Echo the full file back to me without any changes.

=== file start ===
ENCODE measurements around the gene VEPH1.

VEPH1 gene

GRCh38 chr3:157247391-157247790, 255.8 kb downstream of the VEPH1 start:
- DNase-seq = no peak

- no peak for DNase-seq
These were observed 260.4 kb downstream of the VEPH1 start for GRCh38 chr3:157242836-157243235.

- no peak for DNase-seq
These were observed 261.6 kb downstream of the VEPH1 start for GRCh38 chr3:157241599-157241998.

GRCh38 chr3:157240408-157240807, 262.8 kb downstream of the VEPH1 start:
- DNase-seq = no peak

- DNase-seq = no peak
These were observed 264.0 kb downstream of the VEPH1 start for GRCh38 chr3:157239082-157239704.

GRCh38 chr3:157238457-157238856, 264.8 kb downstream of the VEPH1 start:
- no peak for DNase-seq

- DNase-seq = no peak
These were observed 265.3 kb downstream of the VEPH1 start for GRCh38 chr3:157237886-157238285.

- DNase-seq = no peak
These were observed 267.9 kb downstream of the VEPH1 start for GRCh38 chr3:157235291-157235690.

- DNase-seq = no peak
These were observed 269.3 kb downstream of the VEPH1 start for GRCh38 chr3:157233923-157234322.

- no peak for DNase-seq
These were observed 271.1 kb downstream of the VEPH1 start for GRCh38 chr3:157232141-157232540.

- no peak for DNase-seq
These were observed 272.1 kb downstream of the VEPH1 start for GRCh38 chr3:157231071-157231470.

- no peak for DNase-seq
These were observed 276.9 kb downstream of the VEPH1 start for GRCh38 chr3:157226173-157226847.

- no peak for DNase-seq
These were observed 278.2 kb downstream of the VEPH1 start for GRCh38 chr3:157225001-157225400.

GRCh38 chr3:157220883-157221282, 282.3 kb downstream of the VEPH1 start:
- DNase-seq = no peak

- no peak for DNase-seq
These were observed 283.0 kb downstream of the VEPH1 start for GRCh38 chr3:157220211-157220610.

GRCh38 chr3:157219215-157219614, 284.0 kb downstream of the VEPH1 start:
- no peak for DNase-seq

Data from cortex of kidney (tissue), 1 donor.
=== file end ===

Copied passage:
ENCODE measurements around the gene VEPH1.

VEPH1 gene

GRCh38 chr3:157247391-157247790, 255.8 kb downstream of the VEPH1 start:
- DNase-seq = no peak

- no peak for DNase-seq
These were observed 260.4 kb downstream of the VEPH1 start for GRCh38 chr3:157242836-157243235.

- no peak for DNase-seq
These were observed 261.6 kb downstream of the VEPH1 start for GRCh38 chr3:157241599-157241998.

GRCh38 chr3:157240408-157240807, 262.8 kb downstream of the VEPH1 start:
- DNase-seq = no peak

- DNase-seq = no peak
These were observed 264.0 kb downstream of the VEPH1 start for GRCh38 chr3:157239082-157239704.

GRCh38 chr3:157238457-157238856, 264.8 kb downstream of the VEPH1 start:
- no peak for DNase-seq

- DNase-seq = no peak
These were observed 265.3 kb downstream of the VEPH1 start for GRCh38 chr3:157237886-157238285.

- DNase-seq = no peak
These were observed 267.9 kb downstream of the VEPH1 start for GRCh38 chr3:157235291-157235690.

- DNase-seq = no peak
These were observed 269.3 kb downstream of the VEPH1 start for GRCh38 chr3:157233923-157234322.

- no peak for DNase-seq
These were observed 271.1 kb downstream of the VEPH1 start for GRCh38 chr3:157232141-157232540.

- no peak for DNase-seq
These were observed 272.1 kb downstream of the VEPH1 start for GRCh38 chr3:157231071-157231470.

- no peak for DNase-seq
These were observed 276.9 kb downstream of the VEPH1 start for GRCh38 chr3:157226173-157226847.

- no peak for DNase-seq
These were observed 278.2 kb downstream of the VEPH1 start for GRCh38 chr3:157225001-157225400.

GRCh38 chr3:157220883-157221282, 282.3 kb downstream of the VEPH1 start:
- DNase-seq = no peak

- no peak for DNase-seq
These were observed 283.0 kb downstream of the VEPH1 start for GRCh38 chr3:157220211-157220610.

GRCh38 chr3:157219215-157219614, 284.0 kb downstream of the VEPH1 start:
- no peak for DNase-seq

Data from cortex of kidney (tissue), 1 donor.